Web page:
Mansion Of The Doomed

Director: Michael Pataki             
Richard Basehart, Gloria Grahame, Trish Stewart

If nothing else, Mansion Of The Doomed can at least claim that it occasionally provides viewers the feeling that they have been taken back in time to the glory days of the drive-in. Now, I never got to actually experience the true drive-in experience, because I was too young to drive when my town's drive-in was running, and the few times I actually got to go there was when my parents exposed me to movies like The Muppet Movie and "...and these X-Rays of my brain explain why I was foolish enough to accept this role."Grease. I did manage to see movies by Cannon and Crown International on a big screen, but they were at regular movie theaters. Yet while watching Mansion Of The Doomed on my TV screen, there were times when I actually felt I was sitting in a car seat and munching popcorn uneasily, as though I was seeing in front of me some kind of forbidden fruit, and that I would be embarrassed to be seen watching it. So I give credit to the movie for that. Pity that the rest of the movie isn't a guilty pleasure, just guilty of being badly made.

This Charles Band production certainly gets off to a quick start. We have barely learned that Dr. Chaney (Basehart) is a respected doctor in L.A. when we are presented the accident that is the catalyst for what follows. Swerving his car to avoid a dog in the road while on a drive with his grown daughter Nancy, the doctor is involved in a cheesily executed car crash that results in Nancy completely losing the use of her eyes. Immediately after the accident, Chaney obsessively researches everything he can get his hands on regarding procedures that may possibly restore Nancy's sight, apparently helped by his assistant Cathy, who suddenly appears out of nowhere. (Cathy, by the way, is played by Gloria Grahame of Oklahoma fame, who has nothing to do here except provide something for older and more nostalgic viewers.)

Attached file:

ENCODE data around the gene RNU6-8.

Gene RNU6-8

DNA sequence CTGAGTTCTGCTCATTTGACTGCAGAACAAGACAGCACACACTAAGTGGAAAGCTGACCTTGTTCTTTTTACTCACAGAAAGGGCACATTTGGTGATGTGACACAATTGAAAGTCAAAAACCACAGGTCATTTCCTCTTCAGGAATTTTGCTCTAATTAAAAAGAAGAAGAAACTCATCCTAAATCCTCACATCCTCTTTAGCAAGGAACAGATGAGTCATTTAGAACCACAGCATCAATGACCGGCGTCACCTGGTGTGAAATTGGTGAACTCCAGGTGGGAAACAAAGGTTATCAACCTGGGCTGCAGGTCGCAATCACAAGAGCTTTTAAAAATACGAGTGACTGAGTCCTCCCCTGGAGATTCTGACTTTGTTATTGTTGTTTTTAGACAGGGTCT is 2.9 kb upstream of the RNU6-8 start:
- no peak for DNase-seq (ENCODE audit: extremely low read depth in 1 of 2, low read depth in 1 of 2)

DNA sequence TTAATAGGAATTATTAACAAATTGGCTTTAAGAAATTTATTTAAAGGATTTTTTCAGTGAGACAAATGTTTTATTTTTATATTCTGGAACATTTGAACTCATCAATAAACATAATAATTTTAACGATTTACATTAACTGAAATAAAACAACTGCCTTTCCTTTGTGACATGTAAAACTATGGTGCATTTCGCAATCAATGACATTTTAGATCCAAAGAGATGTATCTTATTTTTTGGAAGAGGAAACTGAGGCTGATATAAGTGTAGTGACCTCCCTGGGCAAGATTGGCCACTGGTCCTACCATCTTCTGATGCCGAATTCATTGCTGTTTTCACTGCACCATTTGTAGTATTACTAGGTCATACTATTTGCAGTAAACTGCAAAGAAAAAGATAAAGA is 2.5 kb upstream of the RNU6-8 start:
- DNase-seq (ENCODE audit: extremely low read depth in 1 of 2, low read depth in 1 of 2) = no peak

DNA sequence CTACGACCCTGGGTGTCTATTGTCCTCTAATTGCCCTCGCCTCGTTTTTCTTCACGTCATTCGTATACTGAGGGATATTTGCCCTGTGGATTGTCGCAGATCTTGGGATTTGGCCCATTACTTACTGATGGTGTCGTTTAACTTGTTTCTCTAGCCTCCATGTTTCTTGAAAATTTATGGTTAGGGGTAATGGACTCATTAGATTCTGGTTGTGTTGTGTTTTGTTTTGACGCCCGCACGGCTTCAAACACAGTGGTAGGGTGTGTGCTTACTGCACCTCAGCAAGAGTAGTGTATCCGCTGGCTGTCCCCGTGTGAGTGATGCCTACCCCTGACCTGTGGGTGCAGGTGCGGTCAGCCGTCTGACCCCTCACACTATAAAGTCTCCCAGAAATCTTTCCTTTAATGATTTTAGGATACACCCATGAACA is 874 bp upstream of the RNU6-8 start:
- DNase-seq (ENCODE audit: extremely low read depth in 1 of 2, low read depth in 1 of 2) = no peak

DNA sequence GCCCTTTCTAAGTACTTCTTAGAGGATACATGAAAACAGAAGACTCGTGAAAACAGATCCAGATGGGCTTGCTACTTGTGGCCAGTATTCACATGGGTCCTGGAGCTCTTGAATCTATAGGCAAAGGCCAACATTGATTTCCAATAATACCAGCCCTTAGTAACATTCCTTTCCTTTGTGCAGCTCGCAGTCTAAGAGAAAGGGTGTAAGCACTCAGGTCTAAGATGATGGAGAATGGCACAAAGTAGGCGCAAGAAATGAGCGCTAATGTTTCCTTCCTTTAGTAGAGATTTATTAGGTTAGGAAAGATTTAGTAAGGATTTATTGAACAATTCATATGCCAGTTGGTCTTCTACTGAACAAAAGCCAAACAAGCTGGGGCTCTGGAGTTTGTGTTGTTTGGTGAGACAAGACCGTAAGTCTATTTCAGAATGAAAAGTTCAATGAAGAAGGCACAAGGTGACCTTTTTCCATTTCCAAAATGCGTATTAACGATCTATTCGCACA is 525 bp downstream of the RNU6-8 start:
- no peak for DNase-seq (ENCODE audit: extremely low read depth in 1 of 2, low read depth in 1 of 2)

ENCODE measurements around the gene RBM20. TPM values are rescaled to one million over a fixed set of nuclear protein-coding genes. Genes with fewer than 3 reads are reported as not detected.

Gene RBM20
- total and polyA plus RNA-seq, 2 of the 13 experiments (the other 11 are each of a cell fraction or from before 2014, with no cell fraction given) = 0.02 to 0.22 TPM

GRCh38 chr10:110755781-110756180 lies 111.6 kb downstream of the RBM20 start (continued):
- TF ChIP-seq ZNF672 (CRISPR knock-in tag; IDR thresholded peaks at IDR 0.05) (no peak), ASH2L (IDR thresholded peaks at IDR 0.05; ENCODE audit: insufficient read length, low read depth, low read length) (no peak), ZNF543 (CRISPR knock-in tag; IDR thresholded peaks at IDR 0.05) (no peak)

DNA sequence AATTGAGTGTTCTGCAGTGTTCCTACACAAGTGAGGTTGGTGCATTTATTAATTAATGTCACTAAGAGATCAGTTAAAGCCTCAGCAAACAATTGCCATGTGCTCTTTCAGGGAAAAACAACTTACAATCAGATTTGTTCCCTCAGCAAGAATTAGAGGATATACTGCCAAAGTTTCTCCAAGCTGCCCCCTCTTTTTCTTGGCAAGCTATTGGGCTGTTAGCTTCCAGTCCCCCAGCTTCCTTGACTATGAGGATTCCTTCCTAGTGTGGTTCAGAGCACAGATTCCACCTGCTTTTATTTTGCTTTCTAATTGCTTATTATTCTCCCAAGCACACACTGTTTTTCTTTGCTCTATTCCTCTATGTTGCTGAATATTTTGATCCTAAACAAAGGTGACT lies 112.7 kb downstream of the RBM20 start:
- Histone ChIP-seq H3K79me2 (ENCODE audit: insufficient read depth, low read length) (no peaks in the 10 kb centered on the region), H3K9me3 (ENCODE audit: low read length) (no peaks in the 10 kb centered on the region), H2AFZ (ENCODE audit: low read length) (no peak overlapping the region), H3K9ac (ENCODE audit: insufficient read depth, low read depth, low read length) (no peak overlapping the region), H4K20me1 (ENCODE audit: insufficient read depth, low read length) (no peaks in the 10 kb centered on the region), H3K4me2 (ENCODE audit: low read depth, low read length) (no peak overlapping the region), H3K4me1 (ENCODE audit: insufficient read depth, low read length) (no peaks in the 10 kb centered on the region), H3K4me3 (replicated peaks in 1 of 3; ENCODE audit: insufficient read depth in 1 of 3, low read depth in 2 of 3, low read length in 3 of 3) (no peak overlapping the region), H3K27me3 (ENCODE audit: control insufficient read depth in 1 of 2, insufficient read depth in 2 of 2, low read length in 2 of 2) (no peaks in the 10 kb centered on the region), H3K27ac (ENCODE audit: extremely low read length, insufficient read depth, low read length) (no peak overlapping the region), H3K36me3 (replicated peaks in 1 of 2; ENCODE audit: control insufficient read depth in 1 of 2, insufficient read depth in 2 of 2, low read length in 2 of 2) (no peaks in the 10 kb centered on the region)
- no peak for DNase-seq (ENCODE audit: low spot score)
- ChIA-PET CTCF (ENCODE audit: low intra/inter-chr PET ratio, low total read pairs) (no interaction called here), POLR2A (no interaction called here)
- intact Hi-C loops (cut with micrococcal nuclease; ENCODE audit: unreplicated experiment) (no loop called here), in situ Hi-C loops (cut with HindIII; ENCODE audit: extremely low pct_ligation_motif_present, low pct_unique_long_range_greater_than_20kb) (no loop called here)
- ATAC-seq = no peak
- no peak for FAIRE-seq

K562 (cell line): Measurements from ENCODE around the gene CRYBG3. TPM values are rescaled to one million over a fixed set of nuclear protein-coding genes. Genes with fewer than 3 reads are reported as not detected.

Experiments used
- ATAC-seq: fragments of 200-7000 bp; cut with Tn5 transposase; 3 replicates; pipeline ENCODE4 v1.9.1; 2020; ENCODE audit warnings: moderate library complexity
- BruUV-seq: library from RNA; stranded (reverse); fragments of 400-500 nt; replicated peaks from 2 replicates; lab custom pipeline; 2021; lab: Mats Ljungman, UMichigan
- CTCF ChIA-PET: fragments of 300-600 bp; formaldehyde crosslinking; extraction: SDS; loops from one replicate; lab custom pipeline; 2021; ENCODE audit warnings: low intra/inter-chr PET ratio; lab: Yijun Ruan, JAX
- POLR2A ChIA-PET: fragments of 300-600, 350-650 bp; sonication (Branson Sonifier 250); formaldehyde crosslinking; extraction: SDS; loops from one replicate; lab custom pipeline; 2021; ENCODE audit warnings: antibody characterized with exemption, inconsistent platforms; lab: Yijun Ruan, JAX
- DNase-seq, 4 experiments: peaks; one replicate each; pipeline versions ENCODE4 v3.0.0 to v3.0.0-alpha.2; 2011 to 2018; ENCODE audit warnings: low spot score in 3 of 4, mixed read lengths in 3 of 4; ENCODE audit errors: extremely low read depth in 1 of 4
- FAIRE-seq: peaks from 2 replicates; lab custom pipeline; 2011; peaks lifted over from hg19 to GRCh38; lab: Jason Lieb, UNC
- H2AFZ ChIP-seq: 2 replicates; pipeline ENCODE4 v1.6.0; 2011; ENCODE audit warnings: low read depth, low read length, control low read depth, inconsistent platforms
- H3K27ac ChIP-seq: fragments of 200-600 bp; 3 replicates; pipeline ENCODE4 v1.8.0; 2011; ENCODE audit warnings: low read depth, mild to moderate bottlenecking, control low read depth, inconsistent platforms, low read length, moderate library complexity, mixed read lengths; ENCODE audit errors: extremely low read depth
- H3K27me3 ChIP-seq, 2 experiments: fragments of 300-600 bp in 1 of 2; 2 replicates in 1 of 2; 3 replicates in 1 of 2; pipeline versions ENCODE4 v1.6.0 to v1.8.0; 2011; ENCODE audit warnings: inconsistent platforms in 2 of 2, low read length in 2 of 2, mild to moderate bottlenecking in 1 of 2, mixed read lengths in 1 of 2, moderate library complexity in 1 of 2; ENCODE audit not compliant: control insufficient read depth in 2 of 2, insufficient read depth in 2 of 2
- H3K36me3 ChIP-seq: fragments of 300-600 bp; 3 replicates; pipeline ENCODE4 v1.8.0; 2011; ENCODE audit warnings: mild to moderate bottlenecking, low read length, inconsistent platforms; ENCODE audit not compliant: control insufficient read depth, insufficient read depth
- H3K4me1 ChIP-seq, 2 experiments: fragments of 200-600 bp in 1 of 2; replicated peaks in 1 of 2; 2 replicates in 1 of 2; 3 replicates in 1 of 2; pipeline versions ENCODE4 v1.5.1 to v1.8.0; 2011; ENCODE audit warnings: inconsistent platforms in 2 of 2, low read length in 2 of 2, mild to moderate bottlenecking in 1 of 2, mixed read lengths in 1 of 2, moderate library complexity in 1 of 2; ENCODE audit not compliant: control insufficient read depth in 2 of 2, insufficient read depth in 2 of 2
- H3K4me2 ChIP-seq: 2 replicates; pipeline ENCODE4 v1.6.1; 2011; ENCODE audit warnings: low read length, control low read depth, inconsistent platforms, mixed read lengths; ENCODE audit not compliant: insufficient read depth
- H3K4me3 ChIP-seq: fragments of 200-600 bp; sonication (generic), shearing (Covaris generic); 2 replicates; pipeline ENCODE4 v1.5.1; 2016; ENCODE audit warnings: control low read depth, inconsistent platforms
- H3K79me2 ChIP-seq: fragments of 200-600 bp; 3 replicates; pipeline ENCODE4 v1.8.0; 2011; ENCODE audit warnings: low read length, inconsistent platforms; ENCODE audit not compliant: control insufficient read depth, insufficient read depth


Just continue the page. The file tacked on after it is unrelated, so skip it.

Eventually, Chaney comes up with a theory that it's possibly not enough just to transplant the corneas from a dead donor, but to transplant the entire eye - and from a donor who is still living. Chaney has an idea how to get some new eyeballs; Early in his career, Lance Hendriksen learned getting even a tiny role cost more than an arm and a leg since the accident, Nancy hasn't seen (har har) her boyfriend Dan. And since she  has no desire to meet him in her condition, why not then drug him and remove his eyeballs? (Incidentally, a young Lance Hendriksen plays Dan, and I bet he doesn't put this movie on his resume.) So Chaney does just that, though it's not clear if he even bothered to tell his daughter he was going to operate on her before giving her the needle. And does the operation work? Of course not - but Chaney subsequently grabs and drugs victim after victim, removing their eyeballs to operate again on his daughter, and keep the eyeless victims in a cage in his basement.

The parts of the movie devoted to showing the victims struggling to cope with their blindness while desperately trying to think of a way to escape or get help have an undeniable effectiveness. The sight of these unfortunates with empty eye sockets (provided by famed makeup artist Stan Winston in one of his early efforts) whimpering and bawling and trapped in such a small area is somewhat queasy to see, even if the set seems to have been darkened not to show us a clear sickening look at the victims, but to avoid giving us a good look at what appears to be Winston working on an inadequate budget. There are a few other sick but effective touches here and there, as when Chaney tries to nab an unsuspecting little girl for her eyes. Not just because the potential victim here is so young, but the way he tries to pick her up reminds you of what a pedophile might say. At these moments, the movie becomes a true exploitation movie, showing us things a major studio picture would not show us. It grabs your attention, yet you feel guilty allowing yourself to get drawn into the movie by these sequences.